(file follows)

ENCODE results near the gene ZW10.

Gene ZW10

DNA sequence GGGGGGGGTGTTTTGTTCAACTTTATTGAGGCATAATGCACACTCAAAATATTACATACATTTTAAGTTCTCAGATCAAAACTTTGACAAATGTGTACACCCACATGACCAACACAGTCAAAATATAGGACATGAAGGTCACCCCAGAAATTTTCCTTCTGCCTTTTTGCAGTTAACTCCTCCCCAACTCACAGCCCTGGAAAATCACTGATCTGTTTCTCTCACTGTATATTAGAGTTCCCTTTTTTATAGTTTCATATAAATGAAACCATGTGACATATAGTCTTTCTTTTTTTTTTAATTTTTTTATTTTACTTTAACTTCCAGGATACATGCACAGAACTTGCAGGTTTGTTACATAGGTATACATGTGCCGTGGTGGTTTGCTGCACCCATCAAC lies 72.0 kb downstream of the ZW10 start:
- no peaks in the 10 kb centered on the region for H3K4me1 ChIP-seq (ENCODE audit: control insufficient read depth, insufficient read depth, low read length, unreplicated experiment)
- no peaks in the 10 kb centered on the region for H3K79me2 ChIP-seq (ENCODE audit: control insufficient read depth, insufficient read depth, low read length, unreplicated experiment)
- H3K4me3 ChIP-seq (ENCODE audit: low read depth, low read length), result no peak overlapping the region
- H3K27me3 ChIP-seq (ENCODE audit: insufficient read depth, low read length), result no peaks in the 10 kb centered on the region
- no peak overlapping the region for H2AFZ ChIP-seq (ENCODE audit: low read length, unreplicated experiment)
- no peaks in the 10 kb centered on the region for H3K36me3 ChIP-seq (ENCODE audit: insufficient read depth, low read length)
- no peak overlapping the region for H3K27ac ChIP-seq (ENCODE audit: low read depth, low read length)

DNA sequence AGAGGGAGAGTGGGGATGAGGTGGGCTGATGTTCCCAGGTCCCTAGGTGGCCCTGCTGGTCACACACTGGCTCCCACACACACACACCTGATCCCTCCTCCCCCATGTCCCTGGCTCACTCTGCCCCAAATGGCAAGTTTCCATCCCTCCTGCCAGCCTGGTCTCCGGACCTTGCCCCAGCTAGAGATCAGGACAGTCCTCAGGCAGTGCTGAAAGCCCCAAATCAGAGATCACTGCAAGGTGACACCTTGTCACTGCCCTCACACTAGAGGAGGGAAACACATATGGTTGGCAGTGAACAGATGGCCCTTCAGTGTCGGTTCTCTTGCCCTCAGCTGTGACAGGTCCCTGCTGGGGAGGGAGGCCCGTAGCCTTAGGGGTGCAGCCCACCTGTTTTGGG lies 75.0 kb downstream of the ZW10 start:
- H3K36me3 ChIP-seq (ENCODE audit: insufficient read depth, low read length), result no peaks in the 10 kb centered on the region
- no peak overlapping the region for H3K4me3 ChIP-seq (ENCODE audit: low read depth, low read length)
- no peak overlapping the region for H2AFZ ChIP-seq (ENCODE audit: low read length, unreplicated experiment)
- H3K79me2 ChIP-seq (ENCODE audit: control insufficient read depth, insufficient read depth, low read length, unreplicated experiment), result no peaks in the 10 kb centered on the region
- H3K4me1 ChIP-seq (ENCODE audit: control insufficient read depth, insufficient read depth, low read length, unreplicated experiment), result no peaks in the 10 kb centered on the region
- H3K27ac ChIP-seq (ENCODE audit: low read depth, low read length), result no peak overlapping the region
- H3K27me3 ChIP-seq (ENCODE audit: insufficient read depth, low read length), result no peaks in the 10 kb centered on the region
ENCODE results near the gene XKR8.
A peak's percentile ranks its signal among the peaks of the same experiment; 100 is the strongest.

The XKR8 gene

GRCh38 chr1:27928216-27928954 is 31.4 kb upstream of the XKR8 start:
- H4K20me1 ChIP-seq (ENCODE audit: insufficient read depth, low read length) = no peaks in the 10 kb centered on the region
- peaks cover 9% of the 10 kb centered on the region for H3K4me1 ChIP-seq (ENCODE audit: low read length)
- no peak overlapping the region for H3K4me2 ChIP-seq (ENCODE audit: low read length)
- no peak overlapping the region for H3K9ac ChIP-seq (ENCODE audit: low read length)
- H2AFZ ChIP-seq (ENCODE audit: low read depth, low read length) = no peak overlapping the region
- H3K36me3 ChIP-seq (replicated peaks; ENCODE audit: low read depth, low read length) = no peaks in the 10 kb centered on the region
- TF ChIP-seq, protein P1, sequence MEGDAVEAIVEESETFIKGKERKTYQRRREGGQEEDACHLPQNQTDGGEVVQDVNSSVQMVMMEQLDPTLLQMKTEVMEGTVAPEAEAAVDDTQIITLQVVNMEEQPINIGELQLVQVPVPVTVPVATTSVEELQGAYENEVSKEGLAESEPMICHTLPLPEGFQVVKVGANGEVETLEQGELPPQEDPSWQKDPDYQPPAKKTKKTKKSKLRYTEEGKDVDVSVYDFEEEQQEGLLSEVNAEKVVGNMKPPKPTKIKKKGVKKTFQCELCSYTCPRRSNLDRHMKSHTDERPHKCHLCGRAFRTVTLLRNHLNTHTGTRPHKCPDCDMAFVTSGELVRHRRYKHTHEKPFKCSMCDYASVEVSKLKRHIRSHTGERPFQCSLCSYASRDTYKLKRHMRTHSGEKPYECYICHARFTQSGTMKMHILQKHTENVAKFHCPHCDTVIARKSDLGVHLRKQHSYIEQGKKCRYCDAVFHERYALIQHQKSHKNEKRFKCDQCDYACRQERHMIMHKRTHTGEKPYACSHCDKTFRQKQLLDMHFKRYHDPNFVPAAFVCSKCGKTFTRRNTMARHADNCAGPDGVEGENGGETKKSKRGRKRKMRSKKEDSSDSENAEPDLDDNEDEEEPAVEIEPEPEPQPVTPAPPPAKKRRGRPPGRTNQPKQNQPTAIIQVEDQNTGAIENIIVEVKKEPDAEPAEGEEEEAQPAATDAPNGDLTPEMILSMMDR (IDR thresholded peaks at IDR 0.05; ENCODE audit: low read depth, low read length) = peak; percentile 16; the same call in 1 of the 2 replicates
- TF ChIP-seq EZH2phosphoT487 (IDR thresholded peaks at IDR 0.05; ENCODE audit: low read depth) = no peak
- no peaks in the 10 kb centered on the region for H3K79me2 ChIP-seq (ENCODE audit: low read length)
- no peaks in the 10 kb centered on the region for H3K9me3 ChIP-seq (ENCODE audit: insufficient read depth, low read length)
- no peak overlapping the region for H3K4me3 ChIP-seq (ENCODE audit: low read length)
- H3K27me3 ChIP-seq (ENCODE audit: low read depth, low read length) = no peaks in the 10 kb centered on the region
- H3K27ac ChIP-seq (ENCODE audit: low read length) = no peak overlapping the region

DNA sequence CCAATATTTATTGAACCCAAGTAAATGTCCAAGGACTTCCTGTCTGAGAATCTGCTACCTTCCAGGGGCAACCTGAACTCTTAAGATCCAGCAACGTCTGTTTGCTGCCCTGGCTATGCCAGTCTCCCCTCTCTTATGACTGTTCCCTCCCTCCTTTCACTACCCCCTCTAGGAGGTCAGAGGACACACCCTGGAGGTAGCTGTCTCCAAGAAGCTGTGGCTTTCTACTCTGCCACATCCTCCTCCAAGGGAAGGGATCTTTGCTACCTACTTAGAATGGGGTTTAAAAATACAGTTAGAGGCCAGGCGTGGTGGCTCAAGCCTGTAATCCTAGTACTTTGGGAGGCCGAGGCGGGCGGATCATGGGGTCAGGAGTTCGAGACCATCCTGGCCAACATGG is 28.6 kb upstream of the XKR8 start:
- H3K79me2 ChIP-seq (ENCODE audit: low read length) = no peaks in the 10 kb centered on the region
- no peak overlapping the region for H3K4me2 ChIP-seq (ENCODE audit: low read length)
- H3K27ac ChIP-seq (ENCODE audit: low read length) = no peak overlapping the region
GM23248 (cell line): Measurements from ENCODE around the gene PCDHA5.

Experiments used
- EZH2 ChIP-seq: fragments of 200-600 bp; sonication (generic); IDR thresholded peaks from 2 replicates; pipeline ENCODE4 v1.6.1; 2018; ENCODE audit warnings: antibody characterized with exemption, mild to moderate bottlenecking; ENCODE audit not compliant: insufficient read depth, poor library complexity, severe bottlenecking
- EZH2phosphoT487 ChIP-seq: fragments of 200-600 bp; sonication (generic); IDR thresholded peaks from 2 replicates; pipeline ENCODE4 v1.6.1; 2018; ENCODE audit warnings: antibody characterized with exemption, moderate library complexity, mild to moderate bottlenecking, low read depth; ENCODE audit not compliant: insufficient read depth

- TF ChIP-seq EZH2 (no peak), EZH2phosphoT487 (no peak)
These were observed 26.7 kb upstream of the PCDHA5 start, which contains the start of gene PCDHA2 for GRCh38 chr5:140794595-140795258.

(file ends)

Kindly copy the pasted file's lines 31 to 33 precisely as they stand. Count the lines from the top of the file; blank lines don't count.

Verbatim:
- no peaks in the 10 kb centered on the region for H3K79me2 ChIP-seq (ENCODE audit: low read length)
- no peaks in the 10 kb centered on the region for H3K9me3 ChIP-seq (ENCODE audit: insufficient read depth, low read length)
- no peak overlapping the region for H3K4me3 ChIP-seq (ENCODE audit: low read length)